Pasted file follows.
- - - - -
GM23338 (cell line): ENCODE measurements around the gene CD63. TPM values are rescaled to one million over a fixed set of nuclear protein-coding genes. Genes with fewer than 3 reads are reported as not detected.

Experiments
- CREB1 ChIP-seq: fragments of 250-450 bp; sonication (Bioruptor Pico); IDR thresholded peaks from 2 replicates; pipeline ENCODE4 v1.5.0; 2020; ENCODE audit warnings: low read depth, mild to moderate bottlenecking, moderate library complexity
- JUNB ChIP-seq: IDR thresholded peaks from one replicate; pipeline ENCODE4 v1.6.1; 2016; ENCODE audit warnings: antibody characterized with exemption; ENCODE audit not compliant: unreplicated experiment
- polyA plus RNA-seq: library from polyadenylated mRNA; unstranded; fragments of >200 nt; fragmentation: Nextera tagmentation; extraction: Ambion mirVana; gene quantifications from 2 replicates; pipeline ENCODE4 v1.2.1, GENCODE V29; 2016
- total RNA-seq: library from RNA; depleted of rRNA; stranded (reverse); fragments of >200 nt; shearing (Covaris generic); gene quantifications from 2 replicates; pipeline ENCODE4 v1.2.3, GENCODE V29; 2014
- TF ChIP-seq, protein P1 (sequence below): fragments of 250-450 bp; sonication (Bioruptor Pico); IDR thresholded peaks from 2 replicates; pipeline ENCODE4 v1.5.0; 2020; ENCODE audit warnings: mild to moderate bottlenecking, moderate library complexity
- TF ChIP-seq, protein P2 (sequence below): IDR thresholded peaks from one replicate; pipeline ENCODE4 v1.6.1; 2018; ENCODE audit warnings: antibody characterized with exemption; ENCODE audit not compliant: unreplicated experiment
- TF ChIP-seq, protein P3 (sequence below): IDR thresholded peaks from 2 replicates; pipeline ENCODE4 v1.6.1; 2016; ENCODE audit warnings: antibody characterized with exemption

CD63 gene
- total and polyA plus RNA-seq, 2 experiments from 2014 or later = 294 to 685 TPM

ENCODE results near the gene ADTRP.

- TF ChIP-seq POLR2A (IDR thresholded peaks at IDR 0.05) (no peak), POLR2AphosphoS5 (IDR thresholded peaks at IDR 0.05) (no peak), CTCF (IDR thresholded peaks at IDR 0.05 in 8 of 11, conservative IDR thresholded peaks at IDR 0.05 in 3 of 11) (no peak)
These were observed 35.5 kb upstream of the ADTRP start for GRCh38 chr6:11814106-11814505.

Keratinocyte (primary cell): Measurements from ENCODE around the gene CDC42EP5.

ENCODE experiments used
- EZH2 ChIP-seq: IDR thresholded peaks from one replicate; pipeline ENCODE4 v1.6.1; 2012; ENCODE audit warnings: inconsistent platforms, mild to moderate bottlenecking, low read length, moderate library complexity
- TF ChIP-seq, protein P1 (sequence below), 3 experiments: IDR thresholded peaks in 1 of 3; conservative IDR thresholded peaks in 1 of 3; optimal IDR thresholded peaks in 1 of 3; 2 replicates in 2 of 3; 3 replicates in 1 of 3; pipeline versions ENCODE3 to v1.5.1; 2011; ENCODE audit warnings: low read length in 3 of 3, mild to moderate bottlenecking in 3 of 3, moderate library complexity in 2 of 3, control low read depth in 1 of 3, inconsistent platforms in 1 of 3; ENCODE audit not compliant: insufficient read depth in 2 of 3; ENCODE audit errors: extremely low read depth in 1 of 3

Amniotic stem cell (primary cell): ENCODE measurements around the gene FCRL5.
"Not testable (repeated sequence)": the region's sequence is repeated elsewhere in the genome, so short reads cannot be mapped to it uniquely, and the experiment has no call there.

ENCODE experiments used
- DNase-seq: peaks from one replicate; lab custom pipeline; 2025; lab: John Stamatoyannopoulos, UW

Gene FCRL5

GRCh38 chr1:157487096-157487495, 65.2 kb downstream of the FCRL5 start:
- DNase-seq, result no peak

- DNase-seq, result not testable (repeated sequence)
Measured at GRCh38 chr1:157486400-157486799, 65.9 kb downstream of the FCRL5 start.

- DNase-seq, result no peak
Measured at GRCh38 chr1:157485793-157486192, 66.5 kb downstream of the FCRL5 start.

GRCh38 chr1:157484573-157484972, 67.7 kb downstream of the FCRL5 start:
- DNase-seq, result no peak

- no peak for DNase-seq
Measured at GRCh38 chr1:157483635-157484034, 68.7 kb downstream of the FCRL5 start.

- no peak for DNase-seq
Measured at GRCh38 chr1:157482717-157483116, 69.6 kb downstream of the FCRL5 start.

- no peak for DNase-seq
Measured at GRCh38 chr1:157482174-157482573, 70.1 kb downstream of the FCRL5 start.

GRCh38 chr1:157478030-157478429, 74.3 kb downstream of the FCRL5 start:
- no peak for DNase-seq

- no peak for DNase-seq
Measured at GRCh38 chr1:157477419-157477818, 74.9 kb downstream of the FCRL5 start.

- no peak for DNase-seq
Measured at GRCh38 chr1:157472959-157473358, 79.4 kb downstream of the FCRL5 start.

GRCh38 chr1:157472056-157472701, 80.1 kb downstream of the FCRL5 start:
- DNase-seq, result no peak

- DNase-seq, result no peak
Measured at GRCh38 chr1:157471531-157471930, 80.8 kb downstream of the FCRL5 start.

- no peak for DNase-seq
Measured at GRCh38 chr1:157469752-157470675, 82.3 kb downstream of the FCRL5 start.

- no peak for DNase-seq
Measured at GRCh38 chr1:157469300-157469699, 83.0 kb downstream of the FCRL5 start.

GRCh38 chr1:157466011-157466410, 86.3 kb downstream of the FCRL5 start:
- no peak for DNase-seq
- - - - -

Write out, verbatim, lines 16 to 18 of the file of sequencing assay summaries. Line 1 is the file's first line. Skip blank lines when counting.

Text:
ENCODE experiments used
- EZH2 ChIP-seq: IDR thresholded peaks from one replicate; pipeline ENCODE4 v1.6.1; 2012; ENCODE audit warnings: inconsistent platforms, mild to moderate bottlenecking, low read length, moderate library complexity
- TF ChIP-seq, protein P1 (sequence below), 3 experiments: IDR thresholded peaks in 1 of 3; conservative IDR thresholded peaks in 1 of 3; optimal IDR thresholded peaks in 1 of 3; 2 replicates in 2 of 3; 3 replicates in 1 of 3; pipeline versions ENCODE3 to v1.5.1; 2011; ENCODE audit warnings: low read length in 3 of 3, mild to moderate bottlenecking in 3 of 3, moderate library complexity in 2 of 3, control low read depth in 1 of 3, inconsistent platforms in 1 of 3; ENCODE audit not compliant: insufficient read depth in 2 of 3; ENCODE audit errors: extremely low read depth in 1 of 3